Ballads: what are they? Probably most of us studied ballads as a poetic form when we were in school but I am referring to the songs. Ballads have been in existence since before written history probably; they are the songs of the troubadours who wandered from town to town, spreading the news in song. They are the songs of farmers and shepherds and milkmaids, of soldiers and forlorn lovers. Ballads tell stories of sadness, of violence, good deeds and evil deeds, of love lost and also love found; the stories of battle victories and defeats, of hopelessness and despair, grief, and joy. Sometimes they are also hilarious and ribald, but always they tell stories.
That is what drew me to ballads when I was fairly new to storytelling. I was listening to every storyteller and story I could find, exploring styles and story types when I stumbled on a CD of Appalachian ballads sung by Doug and Jack Wallen of North Carolina. I was hooked, and then amazed to find that I could sing along with them. Me, who never sang because I thought I couldn't! I began exploring this old style of storytelling and then began learning ballads, one by one. I was not in the fortunate position of having an oldtime singer living nearby so I had to learn from recordings, the occasional meetup with other singers, and even matching words with midi files online to get the tune to one I wanted to learn.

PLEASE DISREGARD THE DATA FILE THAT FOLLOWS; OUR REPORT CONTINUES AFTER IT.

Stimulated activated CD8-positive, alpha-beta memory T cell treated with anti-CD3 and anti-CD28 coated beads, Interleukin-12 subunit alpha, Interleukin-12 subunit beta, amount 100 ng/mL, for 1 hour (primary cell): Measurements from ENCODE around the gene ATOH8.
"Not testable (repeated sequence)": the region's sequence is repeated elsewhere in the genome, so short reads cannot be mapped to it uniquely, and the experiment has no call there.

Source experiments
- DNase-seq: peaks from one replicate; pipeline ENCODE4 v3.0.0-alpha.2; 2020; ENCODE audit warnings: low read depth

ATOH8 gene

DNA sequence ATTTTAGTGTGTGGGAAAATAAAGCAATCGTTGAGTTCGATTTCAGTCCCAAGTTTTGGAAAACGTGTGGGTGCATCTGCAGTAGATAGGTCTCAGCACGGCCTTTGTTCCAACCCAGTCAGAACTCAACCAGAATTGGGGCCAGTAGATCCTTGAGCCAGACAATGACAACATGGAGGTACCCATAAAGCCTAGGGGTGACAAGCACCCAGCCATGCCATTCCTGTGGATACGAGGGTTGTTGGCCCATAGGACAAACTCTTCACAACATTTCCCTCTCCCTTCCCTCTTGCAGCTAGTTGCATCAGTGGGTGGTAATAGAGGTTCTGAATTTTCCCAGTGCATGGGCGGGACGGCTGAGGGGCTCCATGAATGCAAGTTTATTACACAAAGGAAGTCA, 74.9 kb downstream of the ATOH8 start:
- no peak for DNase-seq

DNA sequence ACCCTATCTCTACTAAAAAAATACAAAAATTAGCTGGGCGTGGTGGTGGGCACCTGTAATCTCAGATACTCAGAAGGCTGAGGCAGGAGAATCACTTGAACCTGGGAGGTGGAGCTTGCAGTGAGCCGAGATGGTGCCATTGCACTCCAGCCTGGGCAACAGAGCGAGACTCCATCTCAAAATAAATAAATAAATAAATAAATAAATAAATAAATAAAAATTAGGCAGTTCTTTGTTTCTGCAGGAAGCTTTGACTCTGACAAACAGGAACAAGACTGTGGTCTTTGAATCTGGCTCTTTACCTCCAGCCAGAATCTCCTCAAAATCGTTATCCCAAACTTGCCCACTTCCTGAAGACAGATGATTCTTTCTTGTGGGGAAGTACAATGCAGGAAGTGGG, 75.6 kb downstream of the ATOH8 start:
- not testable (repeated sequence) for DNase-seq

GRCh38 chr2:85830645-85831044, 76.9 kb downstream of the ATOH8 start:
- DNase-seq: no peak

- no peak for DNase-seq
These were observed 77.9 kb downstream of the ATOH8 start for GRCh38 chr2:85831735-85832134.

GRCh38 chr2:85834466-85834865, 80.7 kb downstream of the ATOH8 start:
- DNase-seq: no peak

|from wikimedia commons|
|from Western Carolina Unversity|
There were the broadside ballads, too--those songs written by an unknown hand and sold on the streets for a penny or two. Many have passed down into the oral tradition to become standards of the genre. Pretty Polly, Pretty Saro and Butcher's Boy are ballads I sing that fall into this category.
Ballads often have "traveling verses," or verses that occur in several different songs. The most familiar of these is the verse about a rose springing from the grave of the one who was true and a brier from the grave of the one who was not, and twining together over the graveyard gate to form a lover's knot.
There have been many other songcatchers in the Appalachians: John Harrington Cox, Alan and John Lomax and others, but Cecil Sharp's work was like the lifting of a veil. Today ballad-singing is perhaps not as popular even in these hills as it once was but there are still singers like Sheila Kay Adams, Elizabeth LaPrelle and Bobby McMillion who continue singing the songs passed down to them through their families. And there are singers like me, latecomers to these hills who have found their voice in the mountain ballad.